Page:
Forsyth Laboratory Expansion
The inspiration for our design reflects the history of discoveries and advancements made by the scientists and clinicians who have worked cloistered away behind the monumental walls of the Institute for over 90 years. Our proposal opens the Forsyth Institute to the outside world by introducing a high level of transparency in the new laboratories and inviting the outside landscape to flow into the center of the building. The laboratories are arrayed in two splayed arms that capture a multi-level landscaped public space, which is the focus of interaction and communication among the buildings users. The complexities of the site and context create a different set of conditions to be reconciled on each side of the new building:
The west side faces more monumental conditions created by the Museum of Fine Arts buildings and tree-lined Avenue Luis Pasteur. Here the building enters into a dialog with the grand museum and street by utilizing large scale building elements and a very high level of transparency that extends clear back to the original Forsyth building through an open, multilevel atrium.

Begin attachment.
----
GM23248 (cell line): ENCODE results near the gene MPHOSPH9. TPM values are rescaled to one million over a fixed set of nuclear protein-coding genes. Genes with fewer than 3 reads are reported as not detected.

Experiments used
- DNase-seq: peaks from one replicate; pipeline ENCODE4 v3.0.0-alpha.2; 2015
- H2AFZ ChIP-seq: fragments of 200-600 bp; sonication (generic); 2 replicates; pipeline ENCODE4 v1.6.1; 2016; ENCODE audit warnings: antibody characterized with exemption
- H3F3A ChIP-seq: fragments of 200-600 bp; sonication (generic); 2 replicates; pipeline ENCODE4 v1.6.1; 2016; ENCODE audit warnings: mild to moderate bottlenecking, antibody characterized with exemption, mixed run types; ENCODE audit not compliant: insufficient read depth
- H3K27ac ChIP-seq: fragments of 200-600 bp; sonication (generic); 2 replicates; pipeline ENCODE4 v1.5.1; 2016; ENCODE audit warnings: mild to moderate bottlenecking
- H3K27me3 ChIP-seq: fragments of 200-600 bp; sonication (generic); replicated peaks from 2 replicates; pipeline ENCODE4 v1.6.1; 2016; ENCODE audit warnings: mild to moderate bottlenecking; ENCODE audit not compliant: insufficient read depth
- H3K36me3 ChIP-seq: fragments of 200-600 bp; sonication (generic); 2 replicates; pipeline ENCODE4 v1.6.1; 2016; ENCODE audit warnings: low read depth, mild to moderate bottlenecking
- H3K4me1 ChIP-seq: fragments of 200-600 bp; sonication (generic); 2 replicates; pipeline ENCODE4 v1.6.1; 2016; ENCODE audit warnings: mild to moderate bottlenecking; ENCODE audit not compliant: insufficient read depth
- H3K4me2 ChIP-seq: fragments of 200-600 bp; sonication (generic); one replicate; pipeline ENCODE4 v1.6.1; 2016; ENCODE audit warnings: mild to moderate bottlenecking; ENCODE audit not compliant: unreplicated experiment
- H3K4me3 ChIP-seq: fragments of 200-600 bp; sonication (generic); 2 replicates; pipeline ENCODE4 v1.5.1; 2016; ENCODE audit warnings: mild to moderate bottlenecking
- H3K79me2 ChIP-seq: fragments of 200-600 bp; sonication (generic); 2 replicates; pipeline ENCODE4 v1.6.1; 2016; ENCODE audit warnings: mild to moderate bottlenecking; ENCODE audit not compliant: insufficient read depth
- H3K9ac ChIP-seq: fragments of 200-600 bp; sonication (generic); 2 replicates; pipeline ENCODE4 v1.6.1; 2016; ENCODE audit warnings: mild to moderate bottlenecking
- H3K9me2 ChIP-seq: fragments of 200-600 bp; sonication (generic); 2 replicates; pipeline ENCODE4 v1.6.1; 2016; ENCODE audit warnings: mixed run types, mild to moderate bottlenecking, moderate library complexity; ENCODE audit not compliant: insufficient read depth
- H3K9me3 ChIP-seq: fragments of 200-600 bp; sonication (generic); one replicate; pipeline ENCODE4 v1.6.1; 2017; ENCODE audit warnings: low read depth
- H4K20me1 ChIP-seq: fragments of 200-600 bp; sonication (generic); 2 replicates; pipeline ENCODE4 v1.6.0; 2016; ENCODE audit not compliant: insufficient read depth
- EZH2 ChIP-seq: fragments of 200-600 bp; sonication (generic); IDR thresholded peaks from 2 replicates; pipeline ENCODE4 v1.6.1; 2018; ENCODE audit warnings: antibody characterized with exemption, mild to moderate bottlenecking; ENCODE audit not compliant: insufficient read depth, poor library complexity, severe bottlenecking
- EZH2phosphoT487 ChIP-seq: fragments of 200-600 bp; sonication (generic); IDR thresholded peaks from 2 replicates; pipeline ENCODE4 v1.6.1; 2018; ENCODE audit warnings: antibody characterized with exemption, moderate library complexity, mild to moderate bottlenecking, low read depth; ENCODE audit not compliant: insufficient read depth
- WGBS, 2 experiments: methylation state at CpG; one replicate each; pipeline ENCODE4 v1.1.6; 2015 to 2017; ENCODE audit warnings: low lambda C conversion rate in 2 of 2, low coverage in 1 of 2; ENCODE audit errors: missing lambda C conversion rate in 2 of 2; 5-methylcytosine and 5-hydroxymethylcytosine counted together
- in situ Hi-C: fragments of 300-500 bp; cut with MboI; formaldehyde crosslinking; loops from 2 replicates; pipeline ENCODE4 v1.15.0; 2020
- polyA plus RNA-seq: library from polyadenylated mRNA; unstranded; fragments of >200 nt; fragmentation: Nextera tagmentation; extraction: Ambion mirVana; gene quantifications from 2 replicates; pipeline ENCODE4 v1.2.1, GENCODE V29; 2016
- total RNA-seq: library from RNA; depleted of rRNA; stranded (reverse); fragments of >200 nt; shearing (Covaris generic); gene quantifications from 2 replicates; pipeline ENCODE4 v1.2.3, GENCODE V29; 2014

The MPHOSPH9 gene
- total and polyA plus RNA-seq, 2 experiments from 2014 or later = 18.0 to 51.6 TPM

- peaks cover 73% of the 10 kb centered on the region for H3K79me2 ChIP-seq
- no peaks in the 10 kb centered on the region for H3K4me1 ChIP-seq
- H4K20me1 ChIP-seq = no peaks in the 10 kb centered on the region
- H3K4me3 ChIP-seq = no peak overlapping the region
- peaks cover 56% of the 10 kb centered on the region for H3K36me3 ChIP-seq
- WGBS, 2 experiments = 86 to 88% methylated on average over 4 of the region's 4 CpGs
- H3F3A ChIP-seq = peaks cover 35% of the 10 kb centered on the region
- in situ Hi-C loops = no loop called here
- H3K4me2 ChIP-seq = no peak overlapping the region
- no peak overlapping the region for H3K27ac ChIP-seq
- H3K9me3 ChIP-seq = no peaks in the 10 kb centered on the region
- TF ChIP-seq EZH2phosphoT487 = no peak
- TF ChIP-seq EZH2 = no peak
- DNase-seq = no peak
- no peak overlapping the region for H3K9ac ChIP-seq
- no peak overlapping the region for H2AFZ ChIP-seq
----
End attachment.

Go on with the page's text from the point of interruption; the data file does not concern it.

The south side faces Hemenway Street, which is distinctly residential and pedestrian in scale. The building continues the theme of transparency, but the facade elements are adjusted to relate to the scale of a narrower street and sidewalk environment. The scheme also proposes facade modifications to improve the appeal of the existing 1969 modular concrete facade, which currently stands as a blank and un-engaging wall to the street.
The east side interfaces with the existing Forsyth buildings, where it aligns and extends existing circulation systems in order to maximize connectivity and transparency between old and new.
Chris Iwerks served as Design Principal while with Shepley Bulfinch